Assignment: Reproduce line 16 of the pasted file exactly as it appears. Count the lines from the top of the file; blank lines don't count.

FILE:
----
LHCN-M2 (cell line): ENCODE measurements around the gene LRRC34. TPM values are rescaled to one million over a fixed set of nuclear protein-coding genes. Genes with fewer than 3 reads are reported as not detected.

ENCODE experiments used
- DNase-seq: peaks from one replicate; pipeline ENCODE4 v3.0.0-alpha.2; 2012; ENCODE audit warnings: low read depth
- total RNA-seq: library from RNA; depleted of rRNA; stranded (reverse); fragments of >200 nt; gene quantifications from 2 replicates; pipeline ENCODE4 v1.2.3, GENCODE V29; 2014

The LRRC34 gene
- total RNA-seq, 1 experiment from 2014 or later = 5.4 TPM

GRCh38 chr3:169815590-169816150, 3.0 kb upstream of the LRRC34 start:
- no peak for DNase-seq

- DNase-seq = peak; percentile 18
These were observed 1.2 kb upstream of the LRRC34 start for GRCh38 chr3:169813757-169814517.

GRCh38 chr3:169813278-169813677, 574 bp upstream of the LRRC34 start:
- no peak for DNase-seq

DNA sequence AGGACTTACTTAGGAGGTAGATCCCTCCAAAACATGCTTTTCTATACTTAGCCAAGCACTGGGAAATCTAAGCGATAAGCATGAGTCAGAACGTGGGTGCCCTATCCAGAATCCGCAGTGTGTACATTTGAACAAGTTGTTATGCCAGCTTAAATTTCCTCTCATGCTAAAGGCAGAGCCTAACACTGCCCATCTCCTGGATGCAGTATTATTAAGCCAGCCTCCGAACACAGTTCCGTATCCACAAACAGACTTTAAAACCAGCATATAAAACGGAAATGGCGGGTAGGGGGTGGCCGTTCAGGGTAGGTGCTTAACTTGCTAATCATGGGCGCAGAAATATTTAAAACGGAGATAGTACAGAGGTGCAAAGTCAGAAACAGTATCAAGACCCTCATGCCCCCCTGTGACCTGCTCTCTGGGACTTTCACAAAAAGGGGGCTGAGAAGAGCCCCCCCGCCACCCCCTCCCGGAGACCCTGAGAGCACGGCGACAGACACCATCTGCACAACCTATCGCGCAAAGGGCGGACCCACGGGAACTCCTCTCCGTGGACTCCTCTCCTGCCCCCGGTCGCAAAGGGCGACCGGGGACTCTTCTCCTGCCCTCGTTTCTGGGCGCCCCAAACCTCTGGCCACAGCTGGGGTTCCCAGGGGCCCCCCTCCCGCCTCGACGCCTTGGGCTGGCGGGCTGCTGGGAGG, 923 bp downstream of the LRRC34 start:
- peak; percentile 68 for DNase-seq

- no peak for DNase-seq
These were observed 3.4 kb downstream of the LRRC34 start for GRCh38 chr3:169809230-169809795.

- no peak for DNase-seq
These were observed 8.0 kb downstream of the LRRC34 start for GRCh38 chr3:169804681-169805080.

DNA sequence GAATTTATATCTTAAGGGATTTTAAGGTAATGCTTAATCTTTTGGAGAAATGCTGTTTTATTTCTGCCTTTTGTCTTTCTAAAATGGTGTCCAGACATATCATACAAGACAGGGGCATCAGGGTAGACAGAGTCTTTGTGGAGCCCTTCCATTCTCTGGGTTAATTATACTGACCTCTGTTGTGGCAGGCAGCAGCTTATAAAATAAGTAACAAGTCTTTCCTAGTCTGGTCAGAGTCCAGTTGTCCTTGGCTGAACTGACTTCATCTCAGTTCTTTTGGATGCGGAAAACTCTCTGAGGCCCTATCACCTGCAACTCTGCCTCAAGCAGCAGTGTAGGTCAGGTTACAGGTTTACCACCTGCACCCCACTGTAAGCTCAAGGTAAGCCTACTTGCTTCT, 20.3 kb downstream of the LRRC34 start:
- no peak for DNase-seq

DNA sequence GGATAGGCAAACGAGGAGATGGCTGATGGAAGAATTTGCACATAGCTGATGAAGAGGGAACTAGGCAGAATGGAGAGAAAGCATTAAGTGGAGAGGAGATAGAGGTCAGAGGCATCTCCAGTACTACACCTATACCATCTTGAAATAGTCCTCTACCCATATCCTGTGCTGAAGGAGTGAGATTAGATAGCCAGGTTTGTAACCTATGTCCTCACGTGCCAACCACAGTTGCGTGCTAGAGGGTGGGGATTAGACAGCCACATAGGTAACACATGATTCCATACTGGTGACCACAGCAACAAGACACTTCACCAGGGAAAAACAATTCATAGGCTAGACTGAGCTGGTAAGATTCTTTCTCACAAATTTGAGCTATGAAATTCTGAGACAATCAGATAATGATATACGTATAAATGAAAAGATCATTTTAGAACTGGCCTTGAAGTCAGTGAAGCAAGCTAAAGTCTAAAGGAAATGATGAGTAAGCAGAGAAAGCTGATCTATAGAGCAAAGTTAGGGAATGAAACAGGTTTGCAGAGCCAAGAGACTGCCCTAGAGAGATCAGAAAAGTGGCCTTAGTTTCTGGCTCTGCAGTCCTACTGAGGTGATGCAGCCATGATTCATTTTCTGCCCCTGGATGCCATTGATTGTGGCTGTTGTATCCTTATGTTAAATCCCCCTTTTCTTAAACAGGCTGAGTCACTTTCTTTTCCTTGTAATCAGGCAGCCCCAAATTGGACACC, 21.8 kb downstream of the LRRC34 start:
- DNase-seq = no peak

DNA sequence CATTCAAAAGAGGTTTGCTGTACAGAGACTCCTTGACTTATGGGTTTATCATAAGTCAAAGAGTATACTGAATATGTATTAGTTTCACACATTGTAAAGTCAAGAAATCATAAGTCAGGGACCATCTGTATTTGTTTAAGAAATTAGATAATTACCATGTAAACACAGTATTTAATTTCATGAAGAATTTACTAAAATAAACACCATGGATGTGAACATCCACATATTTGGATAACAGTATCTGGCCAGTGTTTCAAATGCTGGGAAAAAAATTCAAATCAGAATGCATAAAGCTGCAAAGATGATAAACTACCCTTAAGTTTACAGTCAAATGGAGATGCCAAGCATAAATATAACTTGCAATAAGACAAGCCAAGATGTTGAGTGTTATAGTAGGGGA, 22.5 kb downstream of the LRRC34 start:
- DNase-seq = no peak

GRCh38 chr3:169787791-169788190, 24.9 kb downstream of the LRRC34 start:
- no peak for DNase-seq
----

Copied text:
These were observed 3.4 kb downstream of the LRRC34 start for GRCh38 chr3:169809230-169809795.